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Title:Further development of magnetic resonance spectroscopic imaging using subspace-based models
Author(s):Clifford, Bryan
Director of Research:Liang, Zhi-Pei
Doctoral Committee Chair(s):Liang, Zhi-Pei
Doctoral Committee Member(s):Do, Minh; Sutton, Brad; Schwing, Alexander
Department / Program:Electrical & Computer Eng
Discipline:Electrical & Computer Engr
Degree Granting Institution:University of Illinois at Urbana-Champaign
Degree:Ph.D.
Genre:Dissertation
Subject(s):Magnetic resonance spectroscopic imaging
subspace model
low rank
metabolic mapping
mitochondrial oxida- tive capacity
magnetic susceptibility mapping
motion correction
Abstract:Magnetic resonance spectroscopic imaging (MRSI) is a powerful, non-invasive imaging modality capable of providing in vivo measurements of chemical distributions within an object. This makes it an ideal tool for metabolic studies in clinical and research settings; yet, despite more than four decades of development, MRSI has yet to achieve clinical utility due to an inherently poor trade-off between imaging speed, resolution, and signal-to-noise-ratio (SNR). The recent integration of subspace-based models into MRSI has significantly improved this trade-off and demonstrated the potential for high-resolution, high-SNR metabolic mapping at clinically relevant imaging speeds. This work further extends subspace-based MRSI methods along two major avenues. First, we have developed a novel method for simultaneously providing tissue magnetic susceptibility information and metabolic information. By using a specialized data acquisition and processing scheme, we are able to acquire the 1H-MRSI signals from water as well as the metabolic signals of interest and use the water image for quantitative susceptibility mapping (QSM). The proposed method has been evaluated in in vivo experiments and shown capable of providing state-of-the-art MRSI and QSM of the brain at millimeter-scale resolutions from a 7 min scan. We have also developed two novel methods to improve the robustness of this method by correcting for the effects of intrascan motion. Secondly, we have developed a molecular-subspace based method for performing dynamic 31P-MRSI. Existing subspace-based MRSI methods require several minutes to generate a single image. As such, they are not suitable for studying rapid metabolic processes; however, the proposed method provides dynamic MRSI with frame-rates on the order of 1 s while maintaining sub-centimeter spatial resolutions. We have validated the method's capability to provide reproducible dynamic metabolic maps in both preclinical and clinical settings using in vivo and in vitro experiments. The method's potential for providing reliable phosphocreatine resynthesis time-constant mapping in small animal models was also evaluated using in vivo experiments and simulations, which indicated that estimates with acceptable bias and variance could be obtained over the majority of the physiological range.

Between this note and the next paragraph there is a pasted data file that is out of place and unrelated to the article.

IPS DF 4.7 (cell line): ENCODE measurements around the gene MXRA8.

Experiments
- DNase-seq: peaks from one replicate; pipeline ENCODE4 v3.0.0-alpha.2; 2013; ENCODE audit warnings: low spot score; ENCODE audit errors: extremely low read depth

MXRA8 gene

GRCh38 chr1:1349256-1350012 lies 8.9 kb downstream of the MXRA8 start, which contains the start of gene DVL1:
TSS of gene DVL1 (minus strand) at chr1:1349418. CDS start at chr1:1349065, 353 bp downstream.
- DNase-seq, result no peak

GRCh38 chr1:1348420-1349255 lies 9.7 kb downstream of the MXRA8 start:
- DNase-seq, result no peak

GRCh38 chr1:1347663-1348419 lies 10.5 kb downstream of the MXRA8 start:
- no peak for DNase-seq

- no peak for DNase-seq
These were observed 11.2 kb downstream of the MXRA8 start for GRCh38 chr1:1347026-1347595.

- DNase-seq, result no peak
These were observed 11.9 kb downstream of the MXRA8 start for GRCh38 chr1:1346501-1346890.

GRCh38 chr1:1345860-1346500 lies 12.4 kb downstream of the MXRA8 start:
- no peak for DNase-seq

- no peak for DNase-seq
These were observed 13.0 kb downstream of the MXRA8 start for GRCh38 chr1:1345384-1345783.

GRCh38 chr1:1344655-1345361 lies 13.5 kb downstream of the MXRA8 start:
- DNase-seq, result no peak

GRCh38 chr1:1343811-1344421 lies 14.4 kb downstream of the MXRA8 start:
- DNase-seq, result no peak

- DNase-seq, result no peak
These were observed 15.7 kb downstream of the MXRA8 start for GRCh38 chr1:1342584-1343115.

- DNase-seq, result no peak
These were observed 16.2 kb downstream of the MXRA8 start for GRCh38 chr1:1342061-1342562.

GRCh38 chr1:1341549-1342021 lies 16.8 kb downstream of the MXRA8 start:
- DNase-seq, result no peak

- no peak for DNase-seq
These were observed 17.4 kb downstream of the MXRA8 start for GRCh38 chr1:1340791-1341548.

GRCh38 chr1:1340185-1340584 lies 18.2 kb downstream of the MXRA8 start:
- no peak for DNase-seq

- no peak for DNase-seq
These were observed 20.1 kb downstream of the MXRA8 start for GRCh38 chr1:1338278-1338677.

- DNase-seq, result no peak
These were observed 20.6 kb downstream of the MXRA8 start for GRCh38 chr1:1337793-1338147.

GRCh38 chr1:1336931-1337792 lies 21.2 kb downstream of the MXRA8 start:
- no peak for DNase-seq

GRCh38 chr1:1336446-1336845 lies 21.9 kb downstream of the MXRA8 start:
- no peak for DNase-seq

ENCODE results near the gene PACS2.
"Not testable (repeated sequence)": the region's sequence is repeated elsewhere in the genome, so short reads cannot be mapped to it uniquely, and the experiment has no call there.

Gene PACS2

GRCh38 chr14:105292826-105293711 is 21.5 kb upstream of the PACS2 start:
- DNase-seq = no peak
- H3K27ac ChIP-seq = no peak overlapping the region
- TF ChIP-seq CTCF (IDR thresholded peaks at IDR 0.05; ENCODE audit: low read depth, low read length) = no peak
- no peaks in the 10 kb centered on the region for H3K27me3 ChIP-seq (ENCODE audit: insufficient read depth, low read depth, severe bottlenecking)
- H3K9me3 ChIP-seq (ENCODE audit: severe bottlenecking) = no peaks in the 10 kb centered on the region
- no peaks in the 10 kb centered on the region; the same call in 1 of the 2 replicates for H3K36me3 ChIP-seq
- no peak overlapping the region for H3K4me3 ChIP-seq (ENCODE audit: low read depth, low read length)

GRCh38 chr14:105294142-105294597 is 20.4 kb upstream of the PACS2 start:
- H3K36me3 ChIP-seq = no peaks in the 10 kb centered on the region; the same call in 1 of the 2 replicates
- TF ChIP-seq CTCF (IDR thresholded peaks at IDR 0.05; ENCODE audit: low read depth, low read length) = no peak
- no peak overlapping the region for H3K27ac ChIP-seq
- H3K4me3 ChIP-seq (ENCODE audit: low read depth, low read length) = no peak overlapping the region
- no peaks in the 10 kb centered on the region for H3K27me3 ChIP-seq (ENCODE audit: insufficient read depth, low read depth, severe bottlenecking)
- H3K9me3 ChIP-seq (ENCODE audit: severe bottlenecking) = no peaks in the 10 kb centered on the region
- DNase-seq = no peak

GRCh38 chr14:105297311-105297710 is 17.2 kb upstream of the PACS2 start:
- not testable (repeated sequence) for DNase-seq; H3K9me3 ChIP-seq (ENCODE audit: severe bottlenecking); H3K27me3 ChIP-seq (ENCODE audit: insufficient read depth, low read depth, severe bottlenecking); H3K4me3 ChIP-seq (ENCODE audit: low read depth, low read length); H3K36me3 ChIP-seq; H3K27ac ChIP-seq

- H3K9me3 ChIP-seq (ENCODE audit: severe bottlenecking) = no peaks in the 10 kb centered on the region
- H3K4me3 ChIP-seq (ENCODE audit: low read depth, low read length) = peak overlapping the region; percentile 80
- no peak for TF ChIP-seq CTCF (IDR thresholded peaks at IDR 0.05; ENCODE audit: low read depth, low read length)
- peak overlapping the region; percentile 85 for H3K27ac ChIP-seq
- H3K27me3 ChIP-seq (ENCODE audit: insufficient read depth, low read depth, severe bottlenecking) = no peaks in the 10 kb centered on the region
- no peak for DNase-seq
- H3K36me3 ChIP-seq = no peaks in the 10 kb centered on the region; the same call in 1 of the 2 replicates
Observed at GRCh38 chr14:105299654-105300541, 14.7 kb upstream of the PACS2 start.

Issue Date:2019-06-03
Type:Text
URI:http://hdl.handle.net/2142/105859
Rights Information:Copyright 2019 Bryan Clifford
Date Available in IDEALS:2019-11-26
Date Deposited:2019-08


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